It is with sadness that I report the passing of Glenn E. Stapp on May 11, 2014 aged 92. Glenn Stapp was a P-51 pilot with the 351st Fighter Squadron and flew five combat missions in April of 1945. My thoughts are with his daughter Kathleen, who kindly passed on the sad news, and the rest of his loved ones at this time.
F/O Glenn E. Stapp (left) of the 351st FS with Lt. William A. Manahan (right) of the 350th FS.
Terry Bigger has emailed with the sad news that we have lost another veteran. His father-in-law, Leroy B. Highfield, passed away last week aged 91.
Capt. Highfield joined the 351st Fighter Squadron July 19, 1944 and flew with them through to the end of the war. He claimed a Ju88 and Me110 destroyed and a He111 damaged in the strafing mission of April 16, 1945.
These are never pleasant messages to write but I’m sure you join me in offering condolences to Leroy’s family. My thoughts are with Terry, Heather and the rest of Leroy’s family at this time…
To the person who thinks it’s OK to copy pictures from this site and try and sell them to unsuspecting customers on a well known online marketplace site:
It is not OK to defraud people by charging for material that is freely available and lie about where it has come from.
It is not OK to claim credit for the hard work and good will of others.
It is not OK to make a cheap buck off the memory of the 353rd.
It is OK to report the infringment and I will do so.
Check your moral compass – it would appear you need a heading correction.
[To everyone else my apologies for the rant – I’m just ticked-off that someone would do this. Your thoughts and messages, whatever you think, are welcome].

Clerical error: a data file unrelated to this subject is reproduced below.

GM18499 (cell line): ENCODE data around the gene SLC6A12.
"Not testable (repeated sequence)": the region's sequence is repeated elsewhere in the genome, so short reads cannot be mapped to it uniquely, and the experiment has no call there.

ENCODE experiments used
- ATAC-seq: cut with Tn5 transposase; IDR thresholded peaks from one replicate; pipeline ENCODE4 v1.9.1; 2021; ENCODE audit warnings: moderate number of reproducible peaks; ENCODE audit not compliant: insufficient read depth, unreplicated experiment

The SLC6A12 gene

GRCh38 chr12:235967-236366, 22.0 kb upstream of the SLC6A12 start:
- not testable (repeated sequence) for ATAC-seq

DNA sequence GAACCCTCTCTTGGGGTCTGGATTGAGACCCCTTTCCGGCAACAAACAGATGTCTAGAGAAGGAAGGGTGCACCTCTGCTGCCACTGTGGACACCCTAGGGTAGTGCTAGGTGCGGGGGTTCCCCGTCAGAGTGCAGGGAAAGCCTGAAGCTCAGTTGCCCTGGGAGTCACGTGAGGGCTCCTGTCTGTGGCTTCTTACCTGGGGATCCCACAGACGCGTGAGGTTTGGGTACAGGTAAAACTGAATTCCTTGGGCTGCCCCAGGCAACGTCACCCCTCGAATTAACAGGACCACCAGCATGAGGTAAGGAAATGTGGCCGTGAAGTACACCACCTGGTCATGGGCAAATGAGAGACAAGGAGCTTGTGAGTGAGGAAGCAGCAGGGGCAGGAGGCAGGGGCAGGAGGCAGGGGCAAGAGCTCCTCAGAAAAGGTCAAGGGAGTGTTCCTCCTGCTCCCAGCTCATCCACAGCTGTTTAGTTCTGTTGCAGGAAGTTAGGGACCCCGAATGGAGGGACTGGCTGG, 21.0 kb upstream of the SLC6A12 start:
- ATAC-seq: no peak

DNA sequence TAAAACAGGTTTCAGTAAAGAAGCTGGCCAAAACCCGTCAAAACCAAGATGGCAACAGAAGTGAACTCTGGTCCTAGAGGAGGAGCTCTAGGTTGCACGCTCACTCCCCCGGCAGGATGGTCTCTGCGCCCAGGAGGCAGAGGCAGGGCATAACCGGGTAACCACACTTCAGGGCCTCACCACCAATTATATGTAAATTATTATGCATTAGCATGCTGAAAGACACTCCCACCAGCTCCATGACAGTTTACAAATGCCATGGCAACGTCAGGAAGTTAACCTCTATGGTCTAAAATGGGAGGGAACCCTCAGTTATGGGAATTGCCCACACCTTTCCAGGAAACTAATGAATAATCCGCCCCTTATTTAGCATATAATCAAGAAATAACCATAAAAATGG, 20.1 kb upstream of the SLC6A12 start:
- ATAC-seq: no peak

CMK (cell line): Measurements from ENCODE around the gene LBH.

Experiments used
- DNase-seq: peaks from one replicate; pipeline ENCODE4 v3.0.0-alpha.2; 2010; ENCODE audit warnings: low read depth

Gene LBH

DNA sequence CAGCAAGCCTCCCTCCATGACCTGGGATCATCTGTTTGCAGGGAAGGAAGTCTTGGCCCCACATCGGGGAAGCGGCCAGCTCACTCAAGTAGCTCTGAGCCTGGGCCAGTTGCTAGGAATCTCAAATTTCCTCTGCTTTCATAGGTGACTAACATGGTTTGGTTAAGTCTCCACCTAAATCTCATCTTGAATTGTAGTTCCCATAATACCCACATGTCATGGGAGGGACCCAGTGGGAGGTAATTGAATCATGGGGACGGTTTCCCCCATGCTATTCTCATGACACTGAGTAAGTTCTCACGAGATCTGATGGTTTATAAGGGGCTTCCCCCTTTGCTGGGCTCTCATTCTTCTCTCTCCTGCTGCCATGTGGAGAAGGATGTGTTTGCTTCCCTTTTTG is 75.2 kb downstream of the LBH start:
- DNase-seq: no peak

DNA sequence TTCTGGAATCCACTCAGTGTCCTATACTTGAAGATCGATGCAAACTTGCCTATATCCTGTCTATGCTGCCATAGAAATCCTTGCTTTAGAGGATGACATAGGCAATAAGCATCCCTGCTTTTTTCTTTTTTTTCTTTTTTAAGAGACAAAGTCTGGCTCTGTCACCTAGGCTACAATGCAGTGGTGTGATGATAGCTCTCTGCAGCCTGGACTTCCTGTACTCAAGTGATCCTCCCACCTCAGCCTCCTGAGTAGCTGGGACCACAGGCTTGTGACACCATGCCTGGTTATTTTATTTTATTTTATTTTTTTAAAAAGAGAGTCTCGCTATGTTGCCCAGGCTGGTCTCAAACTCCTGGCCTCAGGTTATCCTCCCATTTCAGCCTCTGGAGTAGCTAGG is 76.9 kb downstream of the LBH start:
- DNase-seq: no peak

This post comes with apologies for my absence from the blogosphere for a few weeks while I completed a business trip. Thankfully I did get time to stop off and survey a few historic aviation sites and thought you might be interested to see some of the pictures.
My first port of call was the National Park at Moton Field, Tuskegee, Alabama. This is still very much a work in progress and looks as if it will become a fascinating insight into the famous “Tuskegee Airmen” when the restoration and development work is completed. Even so, they have plenty of interesting material already to tell the story and also a nicely restored PT-17 Stearman.
The outside of the main display hanger at Moton Field, Tuskegee, Alabama
Recreation of one of the offices at Moton field.
Nicely restored PT-17 Stearman at Moton Field. One of the most important aircraft of the war!
Front end of the Stearman at Moton Field.
Next I popped into the Air Force Armament Museum at Eglin AFB, Florida. This is a fascinating museum with a surprisingly diverse collection. If you are in the area the museum is well worth a visit to see the many interesting displays.
The P-51D-5-NA at Eglin which is actually a rebuild of a later F-51 (a/c 68-15796)???
P-47N-25-RE (a/c 44-89320) at Eglin painted up as P-47N-5-RE “Expected Goose” of the 463rd FS, 507th FG.
The museum at Eglin has a balcony around the main display that allows you to get a good sense of the P-47’s lines.
Flying Fortress B-17G (a/c 44-83863) at Eglin. This aircraft has recently been repainted, though I think it’s time for this venerable old lady to be taken inside out of the weather!
If you look closely you can see that it has been necessary to put “anti-bird” spikes on the tail of the B-17 at Eglin. Museums don’t have an endless supply of cash – so maybe see this exhibit while you still can!
That’s it for now – I’ll be back blogging the missions in a few days when I’ve fully recovered from the jet-lag…
In the interest of getting more traffic through Facebook, I’ve deleted the old page and created one with a title more friendly to user search terms. Sorry for any inconvenience caused – blame my technical inadequacy and the WordPress requirement for a one word site title. Hope the new name makes it easier to connect and share the history of the 353rd!
It’s now at 353rd Fighter Group
Added a brief review of the available (or unavailable!) 353rd books.
I’ve been filling out the basic Group structure pages as an ongoing project. They are rather ‘officer centric’ at the moment, but it is my intention to include as much about the enlisted men as possible when time permits.